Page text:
One of the most difficult family business issues to deal with is the poor performance of a family member. The causes can be many, solutions are few, and failure to address it can create not only an underperforming organization, but potentially fracture the family.
Entitlement and enablement are the typical culprits. Kids in family businesses grow up seeing their parent leading a group of employees, enjoying some perks in life, and with the ability to take off from work when they want. This environment seduces the next generation into thinking they are also entitled to similar privileges.
Parents, in their zeal to bring their children into the business, or by not being honest with themselves, can overlook their children taking too many liberties. Worse, perhaps they are fully aware of the poor performance but believe the family business is the only way they can make a living. Employees can also be enablers, casting a blind eye fearing intervention too risky.
Hardworking siblings also suffer. They want to maintain a good relationship with their underperforming sibling and potential future co-owner. They may bring the issue to the parent, but they will be torn in trying to treat their children equally.
One family business I worked with had kids who arrived late, left early, and surfed the Internet and slept while at work. The father made excuses for them, and they assumed the business would be theirs one day anyhow. Ultimately they were unprepared to lead the business or handle the workload as owners.
Family businesses are notorious for retaining loyal but underperforming employees. However, they are let go when times get tough, and the phrase “we should have done that a long time ago” invariably will come out.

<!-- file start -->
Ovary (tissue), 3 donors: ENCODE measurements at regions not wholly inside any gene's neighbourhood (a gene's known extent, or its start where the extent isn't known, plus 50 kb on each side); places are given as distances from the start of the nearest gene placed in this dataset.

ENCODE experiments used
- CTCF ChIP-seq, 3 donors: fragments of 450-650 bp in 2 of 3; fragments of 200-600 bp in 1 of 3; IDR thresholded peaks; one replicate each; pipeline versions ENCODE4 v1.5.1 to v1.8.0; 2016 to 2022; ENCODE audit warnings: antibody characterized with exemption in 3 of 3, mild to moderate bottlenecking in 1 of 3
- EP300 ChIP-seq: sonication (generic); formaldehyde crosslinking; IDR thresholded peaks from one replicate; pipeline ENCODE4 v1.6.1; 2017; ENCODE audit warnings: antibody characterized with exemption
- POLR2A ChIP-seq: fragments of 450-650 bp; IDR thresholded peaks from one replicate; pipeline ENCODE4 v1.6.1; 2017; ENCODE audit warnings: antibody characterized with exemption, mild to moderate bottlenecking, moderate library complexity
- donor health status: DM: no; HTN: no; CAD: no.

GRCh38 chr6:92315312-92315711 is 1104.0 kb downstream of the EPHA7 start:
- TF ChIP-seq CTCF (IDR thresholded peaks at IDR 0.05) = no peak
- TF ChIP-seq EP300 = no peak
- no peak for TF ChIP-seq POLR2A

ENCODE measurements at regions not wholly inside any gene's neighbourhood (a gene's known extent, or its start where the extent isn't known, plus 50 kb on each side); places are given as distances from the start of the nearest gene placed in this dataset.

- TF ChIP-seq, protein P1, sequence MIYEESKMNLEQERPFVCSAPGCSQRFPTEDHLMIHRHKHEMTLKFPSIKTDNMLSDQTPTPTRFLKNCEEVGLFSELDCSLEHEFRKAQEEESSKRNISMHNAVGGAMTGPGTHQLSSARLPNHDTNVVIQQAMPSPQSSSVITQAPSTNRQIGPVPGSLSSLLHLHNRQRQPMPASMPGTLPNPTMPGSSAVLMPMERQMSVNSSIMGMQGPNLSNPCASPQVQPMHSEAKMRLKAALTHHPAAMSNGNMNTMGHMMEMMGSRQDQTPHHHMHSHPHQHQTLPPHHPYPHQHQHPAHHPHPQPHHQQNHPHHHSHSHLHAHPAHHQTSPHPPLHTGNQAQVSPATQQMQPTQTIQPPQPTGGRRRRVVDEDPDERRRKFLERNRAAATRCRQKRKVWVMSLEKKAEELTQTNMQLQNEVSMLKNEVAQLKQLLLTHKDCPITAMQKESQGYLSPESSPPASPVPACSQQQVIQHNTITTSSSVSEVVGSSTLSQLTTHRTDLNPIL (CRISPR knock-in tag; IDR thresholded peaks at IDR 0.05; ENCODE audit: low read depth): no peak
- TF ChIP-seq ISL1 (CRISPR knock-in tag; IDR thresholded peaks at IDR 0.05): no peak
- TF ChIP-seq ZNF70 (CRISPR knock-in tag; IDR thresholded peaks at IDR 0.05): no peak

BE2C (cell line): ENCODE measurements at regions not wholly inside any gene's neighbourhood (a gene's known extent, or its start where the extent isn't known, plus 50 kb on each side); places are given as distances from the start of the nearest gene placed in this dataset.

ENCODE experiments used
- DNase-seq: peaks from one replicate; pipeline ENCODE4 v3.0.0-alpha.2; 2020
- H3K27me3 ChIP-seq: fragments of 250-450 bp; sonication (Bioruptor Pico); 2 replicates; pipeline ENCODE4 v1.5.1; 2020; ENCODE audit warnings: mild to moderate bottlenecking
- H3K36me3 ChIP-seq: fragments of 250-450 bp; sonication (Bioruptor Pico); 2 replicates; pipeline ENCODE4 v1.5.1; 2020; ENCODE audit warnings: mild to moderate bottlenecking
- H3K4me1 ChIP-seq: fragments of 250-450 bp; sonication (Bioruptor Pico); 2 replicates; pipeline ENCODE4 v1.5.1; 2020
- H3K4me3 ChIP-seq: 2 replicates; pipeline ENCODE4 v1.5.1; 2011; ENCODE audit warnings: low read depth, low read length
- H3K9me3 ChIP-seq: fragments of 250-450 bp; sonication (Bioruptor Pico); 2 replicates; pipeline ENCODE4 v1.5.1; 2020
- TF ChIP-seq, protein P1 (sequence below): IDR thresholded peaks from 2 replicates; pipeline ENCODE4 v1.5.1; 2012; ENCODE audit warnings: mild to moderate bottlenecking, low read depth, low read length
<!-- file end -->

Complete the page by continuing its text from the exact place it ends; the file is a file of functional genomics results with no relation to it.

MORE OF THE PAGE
Employees who are family members should be treated no differently, but for many owners, relatives are more delicate to handle.
Here’s how to do it:
Address the issue quickly
The sooner the situation is addressed, the better. The longer you wait, the more ingrained the family member’s belief that poor performance is acceptable, the harder it is to change, and the more likely their feelings will be hurt.
Prepare a list
Given that the family member may not be fully aware that their performance is lacking, it is important to come prepared: Have a list of instances you are aware of, add in those that other employees may have reported, and if necessary, conduct an anonymous employee survey. Be prepared for excuses and defensiveness.
Help identify the root of the problem
The next step is to identify the root cause of the issue. It can only come from three places:
• Lack of skill or knack for the particular job.
• Other priorities interfering with performance.
• Lack of interest in the job, and perhaps work all together.
Perhaps they are being asked to perform a role they are not very good at. This can be resolved with more training or trying another job. If this has no effect, probe if they have competing priorities. (Typically, you already know). The solution is similar to when there is no motivation – they need to be pushed and measured to find a way to meet the minimum performance level, or else they need their responsibilities lowered until they can perform.
Take final steps
The dramatic next-to-last step is to have them take a week off unpaid to give them time to consider whether this job, work and company is for them. Sometimes they come in Monday and decide it’s not. Sometimes they return with resolve. But if they come back and are still unable to perform, they need to be let go.
But don’t worry, most times they find what they were really looking for, or come back years later with the required vigor, maturity and focus.
Henry Hutcheson is a speaker and author and president of the consulting firm Family Business Carolina. Email your questions about family business to Henry@familybusinesscarolina.com
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